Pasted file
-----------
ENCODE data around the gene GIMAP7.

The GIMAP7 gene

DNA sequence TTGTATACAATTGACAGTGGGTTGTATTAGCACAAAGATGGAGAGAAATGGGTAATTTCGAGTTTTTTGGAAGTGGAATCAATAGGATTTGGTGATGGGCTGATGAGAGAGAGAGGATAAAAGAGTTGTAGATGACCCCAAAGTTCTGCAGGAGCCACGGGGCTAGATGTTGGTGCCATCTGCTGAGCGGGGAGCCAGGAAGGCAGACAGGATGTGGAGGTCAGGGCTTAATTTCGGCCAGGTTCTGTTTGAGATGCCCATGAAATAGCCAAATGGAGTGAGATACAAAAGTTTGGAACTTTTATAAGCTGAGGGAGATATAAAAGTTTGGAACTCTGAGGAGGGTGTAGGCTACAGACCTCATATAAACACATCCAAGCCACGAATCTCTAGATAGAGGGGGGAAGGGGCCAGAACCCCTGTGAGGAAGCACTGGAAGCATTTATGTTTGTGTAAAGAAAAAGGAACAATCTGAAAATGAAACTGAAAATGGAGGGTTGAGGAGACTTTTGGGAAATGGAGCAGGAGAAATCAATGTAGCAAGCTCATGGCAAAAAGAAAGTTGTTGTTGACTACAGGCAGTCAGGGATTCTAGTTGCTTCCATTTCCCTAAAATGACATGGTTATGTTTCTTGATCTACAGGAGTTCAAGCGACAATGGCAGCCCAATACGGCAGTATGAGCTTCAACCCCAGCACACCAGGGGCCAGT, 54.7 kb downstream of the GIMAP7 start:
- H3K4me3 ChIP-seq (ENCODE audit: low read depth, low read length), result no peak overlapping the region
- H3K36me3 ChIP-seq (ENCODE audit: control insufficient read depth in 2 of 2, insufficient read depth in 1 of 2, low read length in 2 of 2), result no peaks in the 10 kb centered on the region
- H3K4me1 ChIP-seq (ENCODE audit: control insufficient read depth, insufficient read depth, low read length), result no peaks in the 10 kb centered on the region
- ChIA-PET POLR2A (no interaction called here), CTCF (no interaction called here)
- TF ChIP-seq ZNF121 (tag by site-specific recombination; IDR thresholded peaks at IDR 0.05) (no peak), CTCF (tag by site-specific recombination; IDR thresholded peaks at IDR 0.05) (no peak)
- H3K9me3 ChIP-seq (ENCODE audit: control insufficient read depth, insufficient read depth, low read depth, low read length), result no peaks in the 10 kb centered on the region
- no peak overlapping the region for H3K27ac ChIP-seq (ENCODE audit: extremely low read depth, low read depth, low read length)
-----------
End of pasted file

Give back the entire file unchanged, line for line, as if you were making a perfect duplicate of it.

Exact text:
ENCODE data around the gene GIMAP7.

The GIMAP7 gene

DNA sequence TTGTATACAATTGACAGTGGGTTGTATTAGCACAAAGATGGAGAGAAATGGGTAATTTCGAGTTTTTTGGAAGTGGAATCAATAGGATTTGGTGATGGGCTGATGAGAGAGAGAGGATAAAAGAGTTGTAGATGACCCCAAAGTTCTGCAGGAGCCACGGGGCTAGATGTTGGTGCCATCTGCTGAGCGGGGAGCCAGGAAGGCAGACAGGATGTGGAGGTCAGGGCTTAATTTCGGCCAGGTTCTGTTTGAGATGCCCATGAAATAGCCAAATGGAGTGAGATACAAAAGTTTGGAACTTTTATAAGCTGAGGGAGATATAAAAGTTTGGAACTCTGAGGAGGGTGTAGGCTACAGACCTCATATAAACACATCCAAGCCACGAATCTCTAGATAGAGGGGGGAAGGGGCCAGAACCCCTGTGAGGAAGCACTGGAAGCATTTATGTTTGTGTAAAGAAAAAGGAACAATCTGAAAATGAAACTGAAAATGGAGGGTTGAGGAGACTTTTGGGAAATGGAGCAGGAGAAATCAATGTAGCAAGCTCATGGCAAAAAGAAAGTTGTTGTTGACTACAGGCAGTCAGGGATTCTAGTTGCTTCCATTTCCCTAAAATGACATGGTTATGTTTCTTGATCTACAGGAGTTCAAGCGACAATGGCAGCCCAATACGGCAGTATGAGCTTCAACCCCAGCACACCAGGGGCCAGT, 54.7 kb downstream of the GIMAP7 start:
- H3K4me3 ChIP-seq (ENCODE audit: low read depth, low read length), result no peak overlapping the region
- H3K36me3 ChIP-seq (ENCODE audit: control insufficient read depth in 2 of 2, insufficient read depth in 1 of 2, low read length in 2 of 2), result no peaks in the 10 kb centered on the region
- H3K4me1 ChIP-seq (ENCODE audit: control insufficient read depth, insufficient read depth, low read length), result no peaks in the 10 kb centered on the region
- ChIA-PET POLR2A (no interaction called here), CTCF (no interaction called here)
- TF ChIP-seq ZNF121 (tag by site-specific recombination; IDR thresholded peaks at IDR 0.05) (no peak), CTCF (tag by site-specific recombination; IDR thresholded peaks at IDR 0.05) (no peak)
- H3K9me3 ChIP-seq (ENCODE audit: control insufficient read depth, insufficient read depth, low read depth, low read length), result no peaks in the 10 kb centered on the region
- no peak overlapping the region for H3K27ac ChIP-seq (ENCODE audit: extremely low read depth, low read depth, low read length)